U.S. President Joe Biden and Vice President Kamala Harris are traveling to the southern U.S. state of Georgia on Friday, responding to the COVID-19 pandemic and the massage parlor shootings near Atlanta on Tuesday.The U.S. leaders will meet with Asian American leaders to discuss the shootings and the targeting of people of Asian descent in the U.S. in apparent hate crimes.Georgia officials, however, have not yet labeled the massage parlor shootings as hate crimes because the suspect said the shooting spree was a result of his sexual issues.The president and the vice president will also meet with officials at the Centers for Disease Control and Prevention while in Georgia to get an update on the U.S.  handling the COVID-19 pandemic.They were originally also planning to participate in a “Help Is Here” rally to promote the trillion-dollar COVID relief package.The rally has been postponed in the wake of the shootings that killed eight people, six of Asian descent. Biden is, however, slated to meet with former gubernatorial candidate Stacey Abrams whose organizing is widely viewed as being responsible for the Democratic presidential win in Georgia in November, the first Democratic presidential victory in the southern state since 1992.Meanwhile, U.S. and Mexican officials deny Washington is attaching any strings to a likely shipment of millions of coronavirus vaccine doses to America’s southern neighbor at a time of heightened migration passing through Mexico en route to the United States.“[P]reventing the spread of a global pandemic is part of one of our diplomatic objectives. Another one of our diplomatic objectives is working to address the challenges at the border. So, it shouldn’t be a surprise that those conversations are both ongoing and happening,” White House press secretary Jen Psaki replied when asked about a link between lending vaccine supplies and commitments from Mexico to tighten the flow of migrants heading north.“These are two separate issues, as we look for a more humane migratory system and enhanced cooperation against COVID-19, for the benefit of our two countries and the region,” said a statement from Roberto Velasco, director general for the North America region at Mexico’s foreign ministry.Sorry, but your browser cannot support embedded video of this type, you can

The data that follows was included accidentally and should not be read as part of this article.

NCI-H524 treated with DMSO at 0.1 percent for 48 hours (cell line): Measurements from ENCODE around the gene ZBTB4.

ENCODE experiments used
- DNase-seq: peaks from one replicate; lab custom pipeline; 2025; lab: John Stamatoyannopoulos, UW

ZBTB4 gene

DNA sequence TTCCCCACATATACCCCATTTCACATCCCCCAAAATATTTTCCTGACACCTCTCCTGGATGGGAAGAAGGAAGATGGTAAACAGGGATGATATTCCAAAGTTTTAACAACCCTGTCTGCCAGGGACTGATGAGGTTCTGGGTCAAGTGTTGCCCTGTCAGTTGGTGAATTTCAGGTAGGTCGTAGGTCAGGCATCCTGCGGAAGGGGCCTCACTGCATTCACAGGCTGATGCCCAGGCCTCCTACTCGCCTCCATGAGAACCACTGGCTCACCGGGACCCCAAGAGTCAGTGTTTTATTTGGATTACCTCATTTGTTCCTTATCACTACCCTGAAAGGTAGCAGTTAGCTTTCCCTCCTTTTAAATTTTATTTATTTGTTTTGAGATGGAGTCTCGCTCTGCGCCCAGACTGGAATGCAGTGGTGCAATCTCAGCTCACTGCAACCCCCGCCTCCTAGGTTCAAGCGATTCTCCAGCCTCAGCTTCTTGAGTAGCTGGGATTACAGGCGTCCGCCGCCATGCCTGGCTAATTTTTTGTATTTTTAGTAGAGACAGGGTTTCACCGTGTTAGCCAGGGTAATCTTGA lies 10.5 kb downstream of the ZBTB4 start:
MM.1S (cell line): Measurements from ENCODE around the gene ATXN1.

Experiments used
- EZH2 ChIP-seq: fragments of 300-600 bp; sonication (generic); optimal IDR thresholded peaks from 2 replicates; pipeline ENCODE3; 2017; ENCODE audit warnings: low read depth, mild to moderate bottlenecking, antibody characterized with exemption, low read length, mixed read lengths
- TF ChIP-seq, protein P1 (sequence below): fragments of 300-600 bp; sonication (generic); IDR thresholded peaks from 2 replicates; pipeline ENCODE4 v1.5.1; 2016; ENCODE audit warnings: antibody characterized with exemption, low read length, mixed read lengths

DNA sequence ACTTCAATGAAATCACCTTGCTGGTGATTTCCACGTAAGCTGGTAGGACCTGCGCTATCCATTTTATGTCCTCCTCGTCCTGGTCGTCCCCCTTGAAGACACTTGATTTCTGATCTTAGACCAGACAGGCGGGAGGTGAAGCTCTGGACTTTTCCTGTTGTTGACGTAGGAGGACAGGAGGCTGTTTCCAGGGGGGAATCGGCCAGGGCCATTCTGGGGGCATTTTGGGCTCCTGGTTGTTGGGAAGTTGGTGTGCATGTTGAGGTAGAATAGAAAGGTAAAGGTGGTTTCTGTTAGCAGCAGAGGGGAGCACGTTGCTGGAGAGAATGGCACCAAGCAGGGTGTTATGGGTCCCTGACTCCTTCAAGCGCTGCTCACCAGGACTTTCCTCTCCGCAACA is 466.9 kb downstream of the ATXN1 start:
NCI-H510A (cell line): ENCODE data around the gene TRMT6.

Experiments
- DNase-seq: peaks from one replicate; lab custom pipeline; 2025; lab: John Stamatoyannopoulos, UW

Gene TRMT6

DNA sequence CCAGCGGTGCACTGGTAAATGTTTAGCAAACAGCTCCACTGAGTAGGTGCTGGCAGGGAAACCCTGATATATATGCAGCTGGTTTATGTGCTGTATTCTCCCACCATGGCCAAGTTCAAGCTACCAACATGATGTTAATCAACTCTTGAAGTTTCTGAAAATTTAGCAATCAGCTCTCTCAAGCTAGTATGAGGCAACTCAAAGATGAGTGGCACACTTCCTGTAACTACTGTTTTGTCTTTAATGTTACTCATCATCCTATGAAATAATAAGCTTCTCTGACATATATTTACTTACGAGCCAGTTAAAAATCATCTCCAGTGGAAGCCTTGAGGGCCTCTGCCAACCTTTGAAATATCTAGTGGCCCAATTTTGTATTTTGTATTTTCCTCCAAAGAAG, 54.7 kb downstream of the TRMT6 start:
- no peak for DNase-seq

download this video to view it offline.Download File360p | 10 MB480p | 14 MB540p | 19 MB720p | 37 MB1080p | 74 MBOriginal | 224 MB Embed” />Copy Download AudioPsaki confirmed Thursday that there are discussions to send 2.5 million doses of the AstraZeneca vaccine to Mexico and 1.5 million to Canada.“We are assessing how we can lend doses,” the press secretary said. “That is our aim. It’s not fully finalized yet.”Mexican officials say an agreement among the United States, Canada and Mexico is to be announced Friday.Tens of millions of doses of the Astra Zeneca-University of Oxford vaccine are in U.S. manufacturing sites. That company’s vaccine has been authorized in numerous countries, but not yet in the United States.The AstraZeneca vaccine has received some negative publicity and there is speculation some Americans will hesitate to take that vaccine after it receives expected approval in the United States.Several countries in Europe this week suspended use of the AstraZeneca doses after reports that a few people who received it later developed blot clots and severe bleeding.Europe’s drug regulator Thursday declared the AstraZeneca vaccine safe, adding that a review of the 17 million people who received it found they were actually less likely to develop dangerous clots than others who hadn’t received the vaccine.“It makes sense for the United States to loan its surplus of millions of doses to neighbors where it can be put to good use right away,” said Joshua Busby, assistant professor of public affairs at the University of Texas-Austin.The pending deals with Canada and Mexico, Busby told VOA, do not go far enough because “more countries in the Americas and beyond will need vaccines. But I’m confident that the Biden team is aware of this.”Busby, author of the book Moral Movements and Foreign Policy, said he expects in the coming months the Biden administration will make a major effort to increase global vaccine access “because the longer the epidemic persists globally, the greater the risk of variants that could emerge for which the current vaccines are ineffective.”Asked on Thursday about requests from other countries to make U.S. coronavirus vaccine stock available to them, Psaki replied: “Certainly we’ll have those conversations, and we are open to receiving those requests and obviously making considerations.””Various countries including China have been engaged in so called vaccine diplomacy,” U.S. Secretary of State Antony Blinken told Japanese reporters on Wednesday. “We shouldn’t tie the distribution or access to vaccines to politics or to geopolitics.”Concerns have been raised that the United States and the rest of the West are losing a public relations battle with China and Russia which, at minimum, are using such vaccine distribution to improve their influence and image in developing countries.“Even as nations understandably prioritize their own citizens for vaccines, including their own most vulnerable, we cannot forget that those with the means should also help other countries in need,” said Curtis Chin, former U.S. ambassador to the Asian Development Bank.Vaccine diplomacy competition between nations to help other countries can be a good thing, but “where it falls apart is when that competition overrides necessary cooperation and coordination,” Chin told VOA.